1 In that same year, at the beginning of the reign of Zedekiah king of Judah, in the fifth month of the fourth year, Hananiah the son of Azzur, the prophet from Gibeon, spoke to me in the house of the Lord, in the presence of the priests and all the people, saying, 2 “Thus says the Lord of hosts, the God of Israel: I have broken the yoke of the king of Babylon. 3 Within two years I will bring back to this place all the vessels of the Lord’s house, which Nebuchadnezzar king of Babylon took away from this place and carried to Babylon. 4 I will also bring back to this place Jeconiah the son of Jehoiakim, king of Judah, and all the exiles from Judah who went to Babylon, declares the Lord, for I will break the yoke of the king of Babylon.”
5 Then the prophet Jeremiah spoke to Hananiah the prophet in the presence of the priests and all the people who were standing in the house of the Lord, 6 and the prophet Jeremiah said, “Amen! May the Lord do so; may the Lord make the words that you have prophesied come true, and bring back to this place from Babylon the vessels of the house of the Lord, and all the exiles. 7 Yet hear now this word that I speak in your hearing and in the hearing of all the people. 8 The prophets who preceded you and me from ancient times prophesied war, famine, and pestilence against many countries and great kingdoms. 9 As for the prophet who prophesies peace, when the word of that prophet comes to pass, then it will be known that the Lord has truly sent the prophet.”
The picture you see here hardly seems appropriate to a devotional. It was painted in 1851 by a British artist named William Holman Hunt and is entitled “The Hireling Shepherd.” The painting scandalized London at the time and caused quite a stir. The artist himself finally weighed in on the debate. The shepherd is neglecting his sheep who wander into a wheat field. The painting is made more ominous by the fact he is showing the young woman a death’s-head hawkmoth. Hunt insisted that this was an illustration of clergy who engaged in pointless theological debates to the neglect of their people.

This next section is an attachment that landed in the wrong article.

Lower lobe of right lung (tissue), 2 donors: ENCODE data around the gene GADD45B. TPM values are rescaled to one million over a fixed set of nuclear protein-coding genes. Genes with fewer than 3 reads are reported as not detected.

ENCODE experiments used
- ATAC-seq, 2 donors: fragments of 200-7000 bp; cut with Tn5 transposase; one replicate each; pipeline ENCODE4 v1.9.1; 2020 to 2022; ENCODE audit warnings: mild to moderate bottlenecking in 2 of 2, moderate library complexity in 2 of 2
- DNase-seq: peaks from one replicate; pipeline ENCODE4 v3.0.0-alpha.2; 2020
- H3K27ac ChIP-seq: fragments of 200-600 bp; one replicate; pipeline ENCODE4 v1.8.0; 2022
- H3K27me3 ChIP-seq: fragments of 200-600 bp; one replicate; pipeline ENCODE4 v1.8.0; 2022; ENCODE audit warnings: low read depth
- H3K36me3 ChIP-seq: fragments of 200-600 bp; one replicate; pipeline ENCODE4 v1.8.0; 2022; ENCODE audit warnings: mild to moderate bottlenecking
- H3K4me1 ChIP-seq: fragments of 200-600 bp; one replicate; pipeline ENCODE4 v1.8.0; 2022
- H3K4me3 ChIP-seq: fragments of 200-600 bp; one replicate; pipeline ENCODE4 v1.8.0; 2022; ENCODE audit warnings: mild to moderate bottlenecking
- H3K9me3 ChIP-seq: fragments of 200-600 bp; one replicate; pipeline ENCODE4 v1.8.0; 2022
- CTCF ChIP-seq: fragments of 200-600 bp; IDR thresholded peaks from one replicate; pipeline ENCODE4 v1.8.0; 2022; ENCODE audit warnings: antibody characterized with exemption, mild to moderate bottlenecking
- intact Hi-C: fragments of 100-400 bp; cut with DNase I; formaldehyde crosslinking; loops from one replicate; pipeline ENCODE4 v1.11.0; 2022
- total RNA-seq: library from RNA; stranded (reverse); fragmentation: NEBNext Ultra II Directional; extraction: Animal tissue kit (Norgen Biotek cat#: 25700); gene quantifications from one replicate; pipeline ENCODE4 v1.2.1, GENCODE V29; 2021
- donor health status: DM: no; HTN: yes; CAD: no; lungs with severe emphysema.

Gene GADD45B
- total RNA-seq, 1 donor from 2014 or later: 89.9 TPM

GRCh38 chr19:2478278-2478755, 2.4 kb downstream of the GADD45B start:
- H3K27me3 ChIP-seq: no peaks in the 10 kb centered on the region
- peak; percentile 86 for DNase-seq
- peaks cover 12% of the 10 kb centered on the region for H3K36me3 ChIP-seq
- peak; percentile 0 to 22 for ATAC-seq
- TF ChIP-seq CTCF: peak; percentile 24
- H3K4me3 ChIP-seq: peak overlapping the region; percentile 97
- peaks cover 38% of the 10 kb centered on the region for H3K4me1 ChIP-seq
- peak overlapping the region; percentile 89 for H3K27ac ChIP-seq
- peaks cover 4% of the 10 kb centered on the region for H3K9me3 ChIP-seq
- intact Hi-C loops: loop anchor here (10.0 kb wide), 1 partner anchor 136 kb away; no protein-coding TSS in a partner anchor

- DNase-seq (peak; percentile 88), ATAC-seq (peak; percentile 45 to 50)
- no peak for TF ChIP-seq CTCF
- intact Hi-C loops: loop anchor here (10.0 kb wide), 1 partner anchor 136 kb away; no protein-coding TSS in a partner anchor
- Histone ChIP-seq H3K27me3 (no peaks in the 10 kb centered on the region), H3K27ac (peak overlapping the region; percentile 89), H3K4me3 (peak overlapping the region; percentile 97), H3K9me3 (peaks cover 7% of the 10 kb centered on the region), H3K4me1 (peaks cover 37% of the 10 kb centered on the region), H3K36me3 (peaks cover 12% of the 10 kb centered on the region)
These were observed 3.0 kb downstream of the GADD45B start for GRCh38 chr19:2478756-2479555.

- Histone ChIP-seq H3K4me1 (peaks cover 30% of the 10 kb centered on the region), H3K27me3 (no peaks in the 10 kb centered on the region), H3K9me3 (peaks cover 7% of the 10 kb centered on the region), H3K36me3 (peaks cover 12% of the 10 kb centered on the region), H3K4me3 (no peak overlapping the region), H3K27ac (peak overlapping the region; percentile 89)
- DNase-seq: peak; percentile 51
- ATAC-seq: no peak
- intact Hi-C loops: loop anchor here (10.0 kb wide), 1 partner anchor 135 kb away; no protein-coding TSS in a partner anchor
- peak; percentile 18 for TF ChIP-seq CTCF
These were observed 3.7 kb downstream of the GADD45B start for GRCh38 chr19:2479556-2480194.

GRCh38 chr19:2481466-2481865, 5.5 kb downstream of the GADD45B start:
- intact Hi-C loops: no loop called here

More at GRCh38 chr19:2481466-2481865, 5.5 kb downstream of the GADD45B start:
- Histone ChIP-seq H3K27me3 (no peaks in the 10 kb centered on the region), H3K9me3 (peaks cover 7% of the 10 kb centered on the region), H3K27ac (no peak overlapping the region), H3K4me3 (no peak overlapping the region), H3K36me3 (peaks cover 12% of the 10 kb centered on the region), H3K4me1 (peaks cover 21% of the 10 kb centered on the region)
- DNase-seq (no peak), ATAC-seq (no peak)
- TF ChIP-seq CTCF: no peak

Jeremiah encounters a false prophet in this reading. The prophet tells the people what they want to hear. He says the exile will soon be over, the people now in Babylon will come home, the holy items from the temple will be returned. It is the opposite of what Jeremiah has been saying. No one wanted to hear Jeremiah’s message, they would all rather have heard the more cheerful news which Hananiah had to share. Today, over 2500 years later, things have not changed that much. There are many who will tell us what we want to hear and lead us to comfort but finally to death. God’s faithful people listen to all which he says, even when what God says makes them uncomfortable about their sins, their values, and their success. Indeed, as Jeremiah intimates, God’s Word usually makes people very uncomfortable.
It can be difficult to hear that God’s idea of the perfect Christian life does not necessarily conform to the comfortable, middle-class, American lives so many of us lead. The COVID pandemic, the ensuing economic turmoil, the recent racial unrest have given us occasion to expose and re-examine many of the things which we likely never thought about before. We just assumed that is the way things are. Now we find ourselves asking if these things are necessary. Do we need them? Do they have to be this way? Listen to what God says. Be prepared to be uncomfortable. God forgives sins; He does not excuse them.